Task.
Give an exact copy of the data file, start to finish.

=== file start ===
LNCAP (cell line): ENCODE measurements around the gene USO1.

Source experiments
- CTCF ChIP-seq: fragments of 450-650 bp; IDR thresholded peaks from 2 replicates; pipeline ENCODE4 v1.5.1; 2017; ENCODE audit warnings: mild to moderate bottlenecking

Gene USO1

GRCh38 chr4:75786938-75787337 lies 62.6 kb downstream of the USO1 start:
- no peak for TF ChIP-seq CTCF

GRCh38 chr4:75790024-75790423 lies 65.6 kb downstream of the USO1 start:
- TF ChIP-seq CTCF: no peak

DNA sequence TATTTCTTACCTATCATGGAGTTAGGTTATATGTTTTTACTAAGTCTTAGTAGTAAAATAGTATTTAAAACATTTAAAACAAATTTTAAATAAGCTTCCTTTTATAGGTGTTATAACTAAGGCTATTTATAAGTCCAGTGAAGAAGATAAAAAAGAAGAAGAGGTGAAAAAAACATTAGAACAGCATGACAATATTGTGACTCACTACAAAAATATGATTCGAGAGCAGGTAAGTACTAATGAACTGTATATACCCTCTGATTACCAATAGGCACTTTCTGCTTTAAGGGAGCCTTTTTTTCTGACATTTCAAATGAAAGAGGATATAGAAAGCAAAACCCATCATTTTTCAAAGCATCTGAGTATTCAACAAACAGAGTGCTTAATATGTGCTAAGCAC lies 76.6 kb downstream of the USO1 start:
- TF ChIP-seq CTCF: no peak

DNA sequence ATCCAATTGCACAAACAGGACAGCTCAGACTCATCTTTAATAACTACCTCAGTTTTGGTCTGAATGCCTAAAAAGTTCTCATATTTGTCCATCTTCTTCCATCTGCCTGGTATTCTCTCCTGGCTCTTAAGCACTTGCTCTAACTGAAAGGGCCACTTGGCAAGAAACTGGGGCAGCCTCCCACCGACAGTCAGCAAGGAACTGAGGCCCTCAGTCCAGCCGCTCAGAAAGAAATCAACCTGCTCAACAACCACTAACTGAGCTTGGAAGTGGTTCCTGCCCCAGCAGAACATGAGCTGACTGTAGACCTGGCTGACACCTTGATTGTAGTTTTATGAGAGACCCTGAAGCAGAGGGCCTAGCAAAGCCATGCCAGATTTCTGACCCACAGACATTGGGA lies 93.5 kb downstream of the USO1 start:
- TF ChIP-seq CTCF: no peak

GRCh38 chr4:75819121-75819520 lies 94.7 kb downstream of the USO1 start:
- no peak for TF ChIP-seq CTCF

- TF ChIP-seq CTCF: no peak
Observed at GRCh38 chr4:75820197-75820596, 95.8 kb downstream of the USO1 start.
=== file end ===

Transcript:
LNCAP (cell line): ENCODE measurements around the gene USO1.

Source experiments
- CTCF ChIP-seq: fragments of 450-650 bp; IDR thresholded peaks from 2 replicates; pipeline ENCODE4 v1.5.1; 2017; ENCODE audit warnings: mild to moderate bottlenecking

Gene USO1

GRCh38 chr4:75786938-75787337 lies 62.6 kb downstream of the USO1 start:
- no peak for TF ChIP-seq CTCF

GRCh38 chr4:75790024-75790423 lies 65.6 kb downstream of the USO1 start:
- TF ChIP-seq CTCF: no peak

DNA sequence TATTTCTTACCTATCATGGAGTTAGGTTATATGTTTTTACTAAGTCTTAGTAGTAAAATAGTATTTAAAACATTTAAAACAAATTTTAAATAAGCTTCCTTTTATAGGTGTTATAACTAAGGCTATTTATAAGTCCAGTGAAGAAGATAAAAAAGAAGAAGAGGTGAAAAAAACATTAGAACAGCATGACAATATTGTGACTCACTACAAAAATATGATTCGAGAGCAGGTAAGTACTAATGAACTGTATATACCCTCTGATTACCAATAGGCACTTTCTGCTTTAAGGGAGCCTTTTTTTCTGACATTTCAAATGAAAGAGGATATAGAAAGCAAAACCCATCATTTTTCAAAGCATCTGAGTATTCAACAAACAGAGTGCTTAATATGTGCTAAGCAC lies 76.6 kb downstream of the USO1 start:
- TF ChIP-seq CTCF: no peak

DNA sequence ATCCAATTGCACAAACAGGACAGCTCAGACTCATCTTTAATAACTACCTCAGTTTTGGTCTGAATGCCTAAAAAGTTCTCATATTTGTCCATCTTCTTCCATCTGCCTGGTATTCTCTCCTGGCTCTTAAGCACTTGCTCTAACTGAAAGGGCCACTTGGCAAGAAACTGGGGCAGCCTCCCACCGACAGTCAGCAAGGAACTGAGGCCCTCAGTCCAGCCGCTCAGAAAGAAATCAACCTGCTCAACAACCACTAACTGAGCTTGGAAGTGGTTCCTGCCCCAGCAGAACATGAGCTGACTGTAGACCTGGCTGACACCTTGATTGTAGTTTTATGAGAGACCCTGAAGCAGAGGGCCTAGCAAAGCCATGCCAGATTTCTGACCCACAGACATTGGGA lies 93.5 kb downstream of the USO1 start:
- TF ChIP-seq CTCF: no peak

GRCh38 chr4:75819121-75819520 lies 94.7 kb downstream of the USO1 start:
- no peak for TF ChIP-seq CTCF

- TF ChIP-seq CTCF: no peak
Observed at GRCh38 chr4:75820197-75820596, 95.8 kb downstream of the USO1 start.